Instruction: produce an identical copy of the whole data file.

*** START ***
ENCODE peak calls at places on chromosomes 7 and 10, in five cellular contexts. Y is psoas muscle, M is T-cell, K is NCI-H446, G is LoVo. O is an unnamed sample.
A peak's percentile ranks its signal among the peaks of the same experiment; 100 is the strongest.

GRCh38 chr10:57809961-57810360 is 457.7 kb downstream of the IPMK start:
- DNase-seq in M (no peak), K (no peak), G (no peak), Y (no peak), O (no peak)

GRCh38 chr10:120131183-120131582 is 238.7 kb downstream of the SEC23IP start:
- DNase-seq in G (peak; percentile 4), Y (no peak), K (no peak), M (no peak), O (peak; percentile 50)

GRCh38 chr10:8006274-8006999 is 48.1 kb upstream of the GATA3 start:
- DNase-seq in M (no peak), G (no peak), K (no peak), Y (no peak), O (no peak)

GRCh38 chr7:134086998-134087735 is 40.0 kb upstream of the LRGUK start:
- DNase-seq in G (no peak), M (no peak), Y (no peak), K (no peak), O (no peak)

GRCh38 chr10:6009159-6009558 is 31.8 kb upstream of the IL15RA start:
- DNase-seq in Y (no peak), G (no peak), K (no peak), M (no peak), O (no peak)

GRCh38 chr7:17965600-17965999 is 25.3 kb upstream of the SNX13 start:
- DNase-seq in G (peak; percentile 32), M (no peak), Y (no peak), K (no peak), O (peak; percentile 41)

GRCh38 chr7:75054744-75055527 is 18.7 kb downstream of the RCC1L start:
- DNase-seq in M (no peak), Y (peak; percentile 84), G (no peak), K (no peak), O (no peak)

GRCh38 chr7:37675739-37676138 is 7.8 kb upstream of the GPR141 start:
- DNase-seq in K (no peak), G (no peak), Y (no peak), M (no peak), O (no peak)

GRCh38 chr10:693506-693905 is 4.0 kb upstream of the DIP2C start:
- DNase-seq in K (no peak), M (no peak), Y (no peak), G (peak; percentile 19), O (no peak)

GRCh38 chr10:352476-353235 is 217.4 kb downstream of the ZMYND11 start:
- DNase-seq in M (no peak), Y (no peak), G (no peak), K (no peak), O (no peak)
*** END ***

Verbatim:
ENCODE peak calls at places on chromosomes 7 and 10, in five cellular contexts. Y is psoas muscle, M is T-cell, K is NCI-H446, G is LoVo. O is an unnamed sample.
A peak's percentile ranks its signal among the peaks of the same experiment; 100 is the strongest.

GRCh38 chr10:57809961-57810360 is 457.7 kb downstream of the IPMK start:
- DNase-seq in M (no peak), K (no peak), G (no peak), Y (no peak), O (no peak)

GRCh38 chr10:120131183-120131582 is 238.7 kb downstream of the SEC23IP start:
- DNase-seq in G (peak; percentile 4), Y (no peak), K (no peak), M (no peak), O (peak; percentile 50)

GRCh38 chr10:8006274-8006999 is 48.1 kb upstream of the GATA3 start:
- DNase-seq in M (no peak), G (no peak), K (no peak), Y (no peak), O (no peak)

GRCh38 chr7:134086998-134087735 is 40.0 kb upstream of the LRGUK start:
- DNase-seq in G (no peak), M (no peak), Y (no peak), K (no peak), O (no peak)

GRCh38 chr10:6009159-6009558 is 31.8 kb upstream of the IL15RA start:
- DNase-seq in Y (no peak), G (no peak), K (no peak), M (no peak), O (no peak)

GRCh38 chr7:17965600-17965999 is 25.3 kb upstream of the SNX13 start:
- DNase-seq in G (peak; percentile 32), M (no peak), Y (no peak), K (no peak), O (peak; percentile 41)

GRCh38 chr7:75054744-75055527 is 18.7 kb downstream of the RCC1L start:
- DNase-seq in M (no peak), Y (peak; percentile 84), G (no peak), K (no peak), O (no peak)

GRCh38 chr7:37675739-37676138 is 7.8 kb upstream of the GPR141 start:
- DNase-seq in K (no peak), G (no peak), Y (no peak), M (no peak), O (no peak)

GRCh38 chr10:693506-693905 is 4.0 kb upstream of the DIP2C start:
- DNase-seq in K (no peak), M (no peak), Y (no peak), G (peak; percentile 19), O (no peak)

GRCh38 chr10:352476-353235 is 217.4 kb downstream of the ZMYND11 start:
- DNase-seq in M (no peak), Y (no peak), G (no peak), K (no peak), O (no peak)